Publication: Eurasia Daily Monitor Volume: 4 Issue: 166

Russia and China held an anti-terrorist drill in Moscow region, September 4-6, designed to promote interoperability between their special services and special forces in another public display of the growing security agenda in the Sino-Russian strategic partnership. China sent its armed police to participate in the anti-terrorist exercise, “Cooperation 2007,” marking its first such use beyond China’s borders.

The exercise was held over three days and in three stages; joint preparations and planning, carrying out combat deployment, as well as carrying out joint combat operations. Lieutenant General Huo Yi, deputy commander of China’s People’s Armed Police (PAP) and director general of the Chinese side of the Cooperation 2007 exercise, described the aims of the exercise as clamping down on terrorism, building mutual trust, and promoting Sino-Russian cooperation, while pointing out that it was not aimed at any third country (Xinhua, September 2).

Beijing also considered this to be an opportunity to build on the success of the SCO anti-terrorist exercise “Peace Mission 2007,” held August 9-17. Approximately 600 personnel took part, attempting to rehearse real combat as closely as possible. Moscow wanted to use the exercise to exchange counter-terrorism experience with China’s armed police. The “Xuebao Commando” of the Chinese PAP, which took part in Cooperation 2007, arrived in Moscow on September 1 to engage in planning meetings. China’s “Snow Leopard Strike Force” also worked with Russia’s Spetsnaz special operations force (Xinhua, September 4). This special forces unit may, in fact, be the “Hunting Leopards” drawn from the Chengdu Military Region. They reportedly participated in an anti-terrorist exercise in 2002 in the Xiling Mountains. Although they are among the most secretive unit in China’s special forces, it has been rumored to have links with PAP.

Wu Shuangzhan, PAP commander, addressed a ceremony marking the start of the exercise. Noting the increasing internationalization of terrorism, he pointed out that, in response, both countries have prioritized joint measures to combat terrorism. Beijing is keen to improve the counter-terrorist capabilities of its specialized anti-terrorist units as they work alongside their Russian counterparts. Russia’s Interior Ministry shares such concerns and, while recognizing that each country faces threats from terrorism, it also believes there is much to gain through cooperating with China. Joint exercises, for example, promote the need to update equipment on the part of both sides, improve the interoperability of personnel, and exchange experience. Russian and Chinese security personnel inspected the arms and equipment of either side (Interfax, September 5; Xinhua, September 4).

Historical models based on actual terrorist incidents in Beijing and Moscow are being utilized to guide planning calculations. Cooperation 2007 began with Chinese special forces storming a local concert hall that had been seized by people posing as terrorists. The actual maneuvers were not lengthy, but the planning staffs prolonged the exercise in order to include a period for negotiating with the terrorists, before the final storming of the building. This was intended as part of the plan to make the conditions more realistic. In fact, the length of the exercise — three days — and elements of its operational procedures were reminiscent of the Nord-Ost siege in October 2002, when Chechen militants seized the Dubrovka theater in Moscow (Xinhua, September 4).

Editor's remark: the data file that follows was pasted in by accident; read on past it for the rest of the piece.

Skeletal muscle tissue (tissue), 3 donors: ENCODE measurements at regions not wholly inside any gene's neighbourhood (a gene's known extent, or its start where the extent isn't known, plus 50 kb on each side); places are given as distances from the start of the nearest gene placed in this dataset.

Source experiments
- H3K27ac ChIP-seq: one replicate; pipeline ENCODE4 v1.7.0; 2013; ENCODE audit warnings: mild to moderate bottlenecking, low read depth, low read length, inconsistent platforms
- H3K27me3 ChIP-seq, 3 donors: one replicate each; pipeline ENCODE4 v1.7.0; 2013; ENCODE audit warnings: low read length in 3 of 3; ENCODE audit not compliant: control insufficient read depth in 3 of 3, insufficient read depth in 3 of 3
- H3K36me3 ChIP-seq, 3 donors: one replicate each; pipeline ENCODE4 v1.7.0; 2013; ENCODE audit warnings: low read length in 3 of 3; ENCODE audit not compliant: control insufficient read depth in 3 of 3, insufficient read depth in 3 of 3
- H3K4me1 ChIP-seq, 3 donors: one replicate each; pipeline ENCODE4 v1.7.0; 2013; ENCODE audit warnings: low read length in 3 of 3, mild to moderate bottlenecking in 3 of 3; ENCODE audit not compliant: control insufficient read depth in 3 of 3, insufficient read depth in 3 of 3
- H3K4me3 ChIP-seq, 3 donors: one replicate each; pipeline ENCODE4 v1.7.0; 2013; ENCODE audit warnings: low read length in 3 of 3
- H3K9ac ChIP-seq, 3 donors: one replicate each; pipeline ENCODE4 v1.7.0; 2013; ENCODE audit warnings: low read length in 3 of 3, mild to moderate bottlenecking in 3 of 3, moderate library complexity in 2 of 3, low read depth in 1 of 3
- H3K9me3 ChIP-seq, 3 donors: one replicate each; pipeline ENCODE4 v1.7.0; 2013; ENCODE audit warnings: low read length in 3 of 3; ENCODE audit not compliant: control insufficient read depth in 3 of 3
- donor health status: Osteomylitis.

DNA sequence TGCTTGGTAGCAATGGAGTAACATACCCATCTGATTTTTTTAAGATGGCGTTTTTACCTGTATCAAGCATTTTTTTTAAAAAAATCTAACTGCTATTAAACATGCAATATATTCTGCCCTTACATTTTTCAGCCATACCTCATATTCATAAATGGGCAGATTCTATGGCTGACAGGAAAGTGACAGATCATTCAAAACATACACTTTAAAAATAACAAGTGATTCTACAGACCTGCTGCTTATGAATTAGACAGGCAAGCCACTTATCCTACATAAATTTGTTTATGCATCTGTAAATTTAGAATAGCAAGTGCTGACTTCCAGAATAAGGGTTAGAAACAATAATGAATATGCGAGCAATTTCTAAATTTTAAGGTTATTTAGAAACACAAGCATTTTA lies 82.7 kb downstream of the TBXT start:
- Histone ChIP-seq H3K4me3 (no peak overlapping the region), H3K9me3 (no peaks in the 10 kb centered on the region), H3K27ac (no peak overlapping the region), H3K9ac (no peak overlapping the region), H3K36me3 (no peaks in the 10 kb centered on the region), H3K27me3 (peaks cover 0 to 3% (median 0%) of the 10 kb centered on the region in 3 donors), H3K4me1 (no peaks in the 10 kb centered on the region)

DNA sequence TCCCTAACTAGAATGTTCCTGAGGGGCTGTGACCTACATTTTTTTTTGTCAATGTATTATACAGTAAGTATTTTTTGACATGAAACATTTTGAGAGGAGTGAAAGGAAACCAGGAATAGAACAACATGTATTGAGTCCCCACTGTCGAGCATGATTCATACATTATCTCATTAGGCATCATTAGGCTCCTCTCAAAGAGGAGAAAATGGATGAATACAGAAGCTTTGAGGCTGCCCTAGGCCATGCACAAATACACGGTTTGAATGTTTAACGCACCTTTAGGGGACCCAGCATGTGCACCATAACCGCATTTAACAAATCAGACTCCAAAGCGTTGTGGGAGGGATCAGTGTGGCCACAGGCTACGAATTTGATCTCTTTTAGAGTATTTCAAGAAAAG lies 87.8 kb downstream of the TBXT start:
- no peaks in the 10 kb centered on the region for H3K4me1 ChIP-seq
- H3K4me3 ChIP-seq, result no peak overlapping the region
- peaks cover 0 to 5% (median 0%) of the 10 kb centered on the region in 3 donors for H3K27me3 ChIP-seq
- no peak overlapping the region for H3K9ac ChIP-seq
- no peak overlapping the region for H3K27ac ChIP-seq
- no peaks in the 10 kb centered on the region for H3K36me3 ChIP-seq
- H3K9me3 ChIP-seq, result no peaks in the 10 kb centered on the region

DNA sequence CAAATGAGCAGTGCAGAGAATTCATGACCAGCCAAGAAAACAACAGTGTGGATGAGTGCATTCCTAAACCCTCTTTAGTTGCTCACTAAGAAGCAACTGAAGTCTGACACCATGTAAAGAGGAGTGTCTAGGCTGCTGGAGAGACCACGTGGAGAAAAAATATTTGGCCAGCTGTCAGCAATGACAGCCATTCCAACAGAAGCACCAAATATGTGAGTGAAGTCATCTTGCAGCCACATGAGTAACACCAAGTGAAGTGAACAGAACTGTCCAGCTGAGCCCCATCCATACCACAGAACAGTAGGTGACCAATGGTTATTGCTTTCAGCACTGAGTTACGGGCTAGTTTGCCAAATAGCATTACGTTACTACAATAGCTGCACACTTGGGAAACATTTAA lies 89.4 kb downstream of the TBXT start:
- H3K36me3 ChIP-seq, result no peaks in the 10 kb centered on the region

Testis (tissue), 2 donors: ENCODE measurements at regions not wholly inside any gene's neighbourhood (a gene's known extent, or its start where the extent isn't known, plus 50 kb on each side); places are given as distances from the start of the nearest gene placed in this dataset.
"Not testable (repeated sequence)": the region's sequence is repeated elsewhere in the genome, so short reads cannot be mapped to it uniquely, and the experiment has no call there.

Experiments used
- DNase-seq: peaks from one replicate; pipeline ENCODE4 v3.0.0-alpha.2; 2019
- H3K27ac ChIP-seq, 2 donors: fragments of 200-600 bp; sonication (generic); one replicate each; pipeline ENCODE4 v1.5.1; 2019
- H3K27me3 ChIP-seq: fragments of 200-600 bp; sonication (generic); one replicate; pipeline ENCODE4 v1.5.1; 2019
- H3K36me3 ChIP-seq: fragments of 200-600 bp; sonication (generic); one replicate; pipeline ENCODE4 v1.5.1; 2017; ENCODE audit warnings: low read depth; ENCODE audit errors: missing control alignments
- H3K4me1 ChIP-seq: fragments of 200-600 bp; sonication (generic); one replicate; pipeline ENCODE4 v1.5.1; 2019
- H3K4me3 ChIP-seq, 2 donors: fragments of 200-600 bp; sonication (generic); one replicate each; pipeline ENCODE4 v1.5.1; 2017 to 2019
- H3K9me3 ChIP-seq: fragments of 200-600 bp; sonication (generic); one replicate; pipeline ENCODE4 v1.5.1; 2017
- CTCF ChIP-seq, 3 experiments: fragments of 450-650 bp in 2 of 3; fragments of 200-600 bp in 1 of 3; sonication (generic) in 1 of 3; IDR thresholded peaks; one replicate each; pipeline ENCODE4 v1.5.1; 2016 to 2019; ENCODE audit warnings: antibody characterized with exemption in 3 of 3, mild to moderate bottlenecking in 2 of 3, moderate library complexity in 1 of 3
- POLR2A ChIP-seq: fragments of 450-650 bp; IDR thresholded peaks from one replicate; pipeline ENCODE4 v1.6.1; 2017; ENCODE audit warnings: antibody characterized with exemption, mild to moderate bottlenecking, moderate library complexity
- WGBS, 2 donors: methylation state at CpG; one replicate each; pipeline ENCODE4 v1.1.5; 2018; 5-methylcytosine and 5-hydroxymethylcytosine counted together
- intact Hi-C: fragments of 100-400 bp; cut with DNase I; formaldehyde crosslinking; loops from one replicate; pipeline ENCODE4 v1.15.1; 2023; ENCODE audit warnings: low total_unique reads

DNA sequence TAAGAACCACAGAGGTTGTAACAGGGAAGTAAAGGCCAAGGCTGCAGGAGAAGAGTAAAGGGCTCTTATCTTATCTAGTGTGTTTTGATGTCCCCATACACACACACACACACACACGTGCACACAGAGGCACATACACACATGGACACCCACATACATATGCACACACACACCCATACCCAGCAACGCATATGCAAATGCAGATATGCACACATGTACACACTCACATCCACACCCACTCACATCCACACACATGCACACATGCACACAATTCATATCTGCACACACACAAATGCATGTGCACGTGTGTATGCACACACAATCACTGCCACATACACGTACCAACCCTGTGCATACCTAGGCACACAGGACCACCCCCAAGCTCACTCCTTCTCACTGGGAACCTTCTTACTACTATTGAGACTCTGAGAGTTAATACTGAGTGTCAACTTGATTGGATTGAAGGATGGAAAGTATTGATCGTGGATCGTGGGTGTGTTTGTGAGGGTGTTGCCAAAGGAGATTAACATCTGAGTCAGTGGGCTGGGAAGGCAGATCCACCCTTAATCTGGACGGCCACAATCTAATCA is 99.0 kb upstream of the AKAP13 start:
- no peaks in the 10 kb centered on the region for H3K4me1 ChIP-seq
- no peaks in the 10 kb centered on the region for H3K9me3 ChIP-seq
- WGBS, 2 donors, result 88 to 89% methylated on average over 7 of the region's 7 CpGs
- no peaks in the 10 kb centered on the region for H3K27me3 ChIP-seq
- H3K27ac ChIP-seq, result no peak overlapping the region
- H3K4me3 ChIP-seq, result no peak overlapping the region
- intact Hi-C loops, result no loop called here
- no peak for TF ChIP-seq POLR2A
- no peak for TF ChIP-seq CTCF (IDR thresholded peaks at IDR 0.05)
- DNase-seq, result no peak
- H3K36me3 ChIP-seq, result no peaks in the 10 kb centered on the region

The “crisis” in the scenario was triggered by the arrest in China of the leader of an international crime syndicate; his connections responded by taking hostages in Russia, including Chinese citizens. As events unfolded, Chinese special forces were called on to support Russian police. The concert hall was quickly surrounded, while inside the building terrorists appeared on stage announcing to the audience that they had been taken hostage. The press were invited inside the building, but only for a short time. The militants demanded a ransom of $2 million. Reportedly, the special forces were unaware in advance of certain elements that emerged during the exercise, for example shots were heard coming from inside the building, testing the reaction of the security personnel. According to the scenario, hostages had been shot. Armored personnel carriers were used to deploy forces, marksmen were deployed, while the tense situation inside the concert hall deteriorated with terrorists armed with grenades proving increasingly volatile. The exercise headquarters, meanwhile, began frantically planning the storming of the building (NTV, Mir, September 4).

The Sino-Russian strategic partnership is not trouble free, although recent efforts to bolster the SCO’s security dimension have involved greater cooperation between Beijing and Moscow. This latest joint exercise, aimed at promoting interoperability between the special forces and intelligence services of both China and Russia, suggests that planning staffs are taking seriously the prospect of conducting an actual operation, should the need arise. It is particularly worth noting that the scenario focused on a domestic event, rather than themes drawn from al-Qaeda-linked terrorism. China’s interest in such security initiatives may be motivated by its need to develop security plans for countering terrorism in connection with the Beijing Olympic Games in 2008. In this sense, the current high level of interest in countering terrorism through bilateral activities with Russia and multilaterally through the SCO could be transitory in nature, being driven by the need to develop expertise and cooperation as a security measure designed to minimize the risk of terrorism at the Olympic Games.